A bizarre concoction of plant life: a palm tree rooted next to an old oak; a strange accent from the friendliest of faces, Caribbean with English intonations; a perfectly manicured garden beside an old wooden shack… A dreamland, a film set, a paradise island – Bermuda.

Bermuda is one of those places I could easily say “I’d love to live here”. After an easy 6 day sail up from Tortola, it greeted the four of us with fresh breezes and a spring magic. The trip north had carried us to cooler climes, but I found myself relishing the crispy mornings and chilly nights. It struck me as such a strange assimilation of cultures.  A nice balance of clean and clumsy… highlights of imperfections on the otherwise fairytale surroundings. Hitchhiking was easy, the people angelic, the roads and landscape breathtaking. A sailing community where almost all are accustomed to long passages, and a bar scene to prove it. I fell in love. Not a slow, nostalgic, memory infused kind of love, but a fiery, first-sight, head-over-heels variety. Bermuda swept me up, took me out, spun me ’round… then sailed away.

We left on a Friday. Any self-respecting sailor will testify to the dangers of this. An absolutely guaranteed recipe for disaster. You may as well condemn yourself to the fury of the oceans, to a slow, painful sinking death. But well, there were weather windows to be taken and boats to deliver, so humbug to the superstitions, we were off.

Of course, not 3 minutes after leaving the dock – the bow thruster breaks. And so begins a series of unfortunate (though really more hassle than life-threatening) problems. Mr Murphy conspired to set the winds directly on our nose – first 30knts, then 8knots… forcing us to tack towards Scotland, then Florida, then Iceland…

Still, it wasn’t unbearable, and every day was another 24hrs of learning, sailing, experiencing. I learnt how to push a button to unfurl a mainsail… how to flick a switch to wind the electric winch… how to stare at an instrument panel for three hours, blinding my night-vision, a bimeny overhead obscuring any stars or moonlight anyway.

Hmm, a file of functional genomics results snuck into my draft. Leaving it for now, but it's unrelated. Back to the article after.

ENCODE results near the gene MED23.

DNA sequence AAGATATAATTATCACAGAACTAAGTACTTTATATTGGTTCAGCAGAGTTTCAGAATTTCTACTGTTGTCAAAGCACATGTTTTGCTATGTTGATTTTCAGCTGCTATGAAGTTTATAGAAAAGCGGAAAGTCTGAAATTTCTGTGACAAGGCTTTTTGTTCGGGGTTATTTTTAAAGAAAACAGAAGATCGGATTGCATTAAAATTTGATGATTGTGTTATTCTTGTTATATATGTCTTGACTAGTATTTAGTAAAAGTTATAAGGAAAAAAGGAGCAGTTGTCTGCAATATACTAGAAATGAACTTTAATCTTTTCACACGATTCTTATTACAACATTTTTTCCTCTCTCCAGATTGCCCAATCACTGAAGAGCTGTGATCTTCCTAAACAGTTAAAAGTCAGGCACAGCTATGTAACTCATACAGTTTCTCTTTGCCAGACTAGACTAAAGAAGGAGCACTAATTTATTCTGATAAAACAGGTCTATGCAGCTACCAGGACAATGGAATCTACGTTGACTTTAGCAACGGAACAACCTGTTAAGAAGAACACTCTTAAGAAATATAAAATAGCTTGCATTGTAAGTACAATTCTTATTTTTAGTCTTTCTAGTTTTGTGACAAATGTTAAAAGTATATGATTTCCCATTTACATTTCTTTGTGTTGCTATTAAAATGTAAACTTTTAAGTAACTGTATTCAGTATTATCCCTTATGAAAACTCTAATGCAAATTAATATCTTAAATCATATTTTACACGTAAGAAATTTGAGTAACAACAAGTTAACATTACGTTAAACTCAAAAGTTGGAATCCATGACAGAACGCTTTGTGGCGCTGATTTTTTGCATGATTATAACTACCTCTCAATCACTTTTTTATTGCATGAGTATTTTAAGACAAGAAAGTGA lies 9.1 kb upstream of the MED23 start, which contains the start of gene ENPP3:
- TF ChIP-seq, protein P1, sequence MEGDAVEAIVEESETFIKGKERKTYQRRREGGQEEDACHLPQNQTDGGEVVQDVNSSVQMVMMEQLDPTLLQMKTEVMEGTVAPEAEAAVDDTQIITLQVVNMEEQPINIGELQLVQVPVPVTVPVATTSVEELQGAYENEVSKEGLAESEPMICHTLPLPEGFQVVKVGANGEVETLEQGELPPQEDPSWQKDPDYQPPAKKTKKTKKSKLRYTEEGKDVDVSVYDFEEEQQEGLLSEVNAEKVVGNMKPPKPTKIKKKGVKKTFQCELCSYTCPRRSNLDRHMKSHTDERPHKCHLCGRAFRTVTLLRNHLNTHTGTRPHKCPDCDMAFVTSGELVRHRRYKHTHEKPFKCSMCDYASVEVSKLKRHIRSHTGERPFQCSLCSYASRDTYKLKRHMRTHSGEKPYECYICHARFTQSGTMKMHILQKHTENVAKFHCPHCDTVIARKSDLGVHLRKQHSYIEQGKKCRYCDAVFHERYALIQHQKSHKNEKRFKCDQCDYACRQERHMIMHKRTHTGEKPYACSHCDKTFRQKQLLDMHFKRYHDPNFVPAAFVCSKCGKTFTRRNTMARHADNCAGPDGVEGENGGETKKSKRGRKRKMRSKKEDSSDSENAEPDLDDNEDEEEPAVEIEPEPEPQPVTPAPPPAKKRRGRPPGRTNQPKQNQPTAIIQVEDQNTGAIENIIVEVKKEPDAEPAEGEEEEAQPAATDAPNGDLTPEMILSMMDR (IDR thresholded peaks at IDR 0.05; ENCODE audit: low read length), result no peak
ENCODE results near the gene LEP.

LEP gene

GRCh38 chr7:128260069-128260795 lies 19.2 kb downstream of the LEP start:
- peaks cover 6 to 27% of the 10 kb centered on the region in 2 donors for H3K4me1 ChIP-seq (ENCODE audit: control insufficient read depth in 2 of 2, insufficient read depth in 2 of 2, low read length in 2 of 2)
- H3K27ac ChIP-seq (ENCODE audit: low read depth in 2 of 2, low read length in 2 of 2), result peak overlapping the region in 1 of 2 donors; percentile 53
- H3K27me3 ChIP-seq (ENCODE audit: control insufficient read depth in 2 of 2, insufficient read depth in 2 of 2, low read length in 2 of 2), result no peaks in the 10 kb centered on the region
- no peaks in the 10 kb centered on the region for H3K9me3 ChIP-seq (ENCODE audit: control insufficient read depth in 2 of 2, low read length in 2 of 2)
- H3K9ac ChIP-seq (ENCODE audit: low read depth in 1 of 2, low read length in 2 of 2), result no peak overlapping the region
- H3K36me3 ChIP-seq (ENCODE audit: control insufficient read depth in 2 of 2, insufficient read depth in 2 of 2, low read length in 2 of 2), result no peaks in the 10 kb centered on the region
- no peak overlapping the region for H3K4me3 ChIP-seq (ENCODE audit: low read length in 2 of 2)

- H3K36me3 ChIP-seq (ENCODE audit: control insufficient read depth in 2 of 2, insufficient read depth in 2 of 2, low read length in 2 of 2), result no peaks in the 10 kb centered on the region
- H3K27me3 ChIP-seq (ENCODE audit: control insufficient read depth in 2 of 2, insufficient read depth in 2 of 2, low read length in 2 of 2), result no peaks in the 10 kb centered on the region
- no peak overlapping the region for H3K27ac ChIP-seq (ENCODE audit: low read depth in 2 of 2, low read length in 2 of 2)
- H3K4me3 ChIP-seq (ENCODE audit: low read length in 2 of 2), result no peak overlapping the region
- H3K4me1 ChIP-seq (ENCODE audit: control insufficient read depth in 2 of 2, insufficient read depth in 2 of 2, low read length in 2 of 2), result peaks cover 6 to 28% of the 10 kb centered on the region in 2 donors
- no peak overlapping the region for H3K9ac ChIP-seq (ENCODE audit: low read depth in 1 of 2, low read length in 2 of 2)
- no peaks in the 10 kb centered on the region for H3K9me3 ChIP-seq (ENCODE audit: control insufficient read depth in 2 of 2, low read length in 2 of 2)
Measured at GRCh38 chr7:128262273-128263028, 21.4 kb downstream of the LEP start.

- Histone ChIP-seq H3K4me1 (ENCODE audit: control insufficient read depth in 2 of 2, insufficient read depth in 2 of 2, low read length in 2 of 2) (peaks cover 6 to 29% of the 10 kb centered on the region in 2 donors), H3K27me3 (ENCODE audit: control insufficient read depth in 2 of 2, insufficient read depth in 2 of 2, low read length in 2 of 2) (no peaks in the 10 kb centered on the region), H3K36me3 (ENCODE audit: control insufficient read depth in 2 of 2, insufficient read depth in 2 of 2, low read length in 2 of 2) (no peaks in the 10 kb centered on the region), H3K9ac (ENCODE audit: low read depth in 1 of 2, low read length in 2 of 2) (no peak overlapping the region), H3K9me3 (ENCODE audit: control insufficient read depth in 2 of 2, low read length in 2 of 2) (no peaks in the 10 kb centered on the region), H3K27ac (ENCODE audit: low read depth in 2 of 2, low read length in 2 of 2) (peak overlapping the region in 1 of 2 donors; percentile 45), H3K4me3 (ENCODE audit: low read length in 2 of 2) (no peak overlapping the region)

Ok, so a 59ft Hinckley isn’t my kind of boat… but despite all the gadgetry I did of course pick up a few new tricks and the times spent with Willy, Kirsty, and skipper Johan, were good ones. Even with the endless hours of Johan’s music… Once we were underway, he told me: “I listen to all types. Both Abba, and Tom Jones”. Lord help me.

I survived it all though, and on April 27th, close to midnight, we powered into Newport, Rhode Island – THE UNITE STATES OF AMERICA. It had taken 3 years, 3 visa applications, and a few heart-breaks to get back, but finally I had arrived.

Now… to find a bicycle.

Cetacea, 59ft Hinckley

The jib furler broke on the trip - but then we DID leave on a friday!

Bermudan Church

Fairtrade poster

Willy Nilly

Back to sailing... a dawn breaking

It's cold now!


5 thoughts on “Arrivals

  1. Lily! Don’t forget to swing by Twin Oaks in VA to see me and Pax and Hawina and Willow!


    • I would love to… but unfortunately it doesn’t look like happening this time… i’m heading across the north, so pretty out of the way. still, i hope our paths cross again some day, i’ll be around the states for at least 6 months! Love to you all!

    • oh i hope i get a chance! for now i’m heading across the north, but i don’t plan on leaving the states without a trip to Austin – so i’ll be there someday!
      thanks for checking out the blog!

  2. More like a few HUNDRED heartbreaks and triumphs…
    I got your letter, Lil. Look for mine soon @ your madison address. Love you, miss you, can’t wait to see you in Austin sometime!

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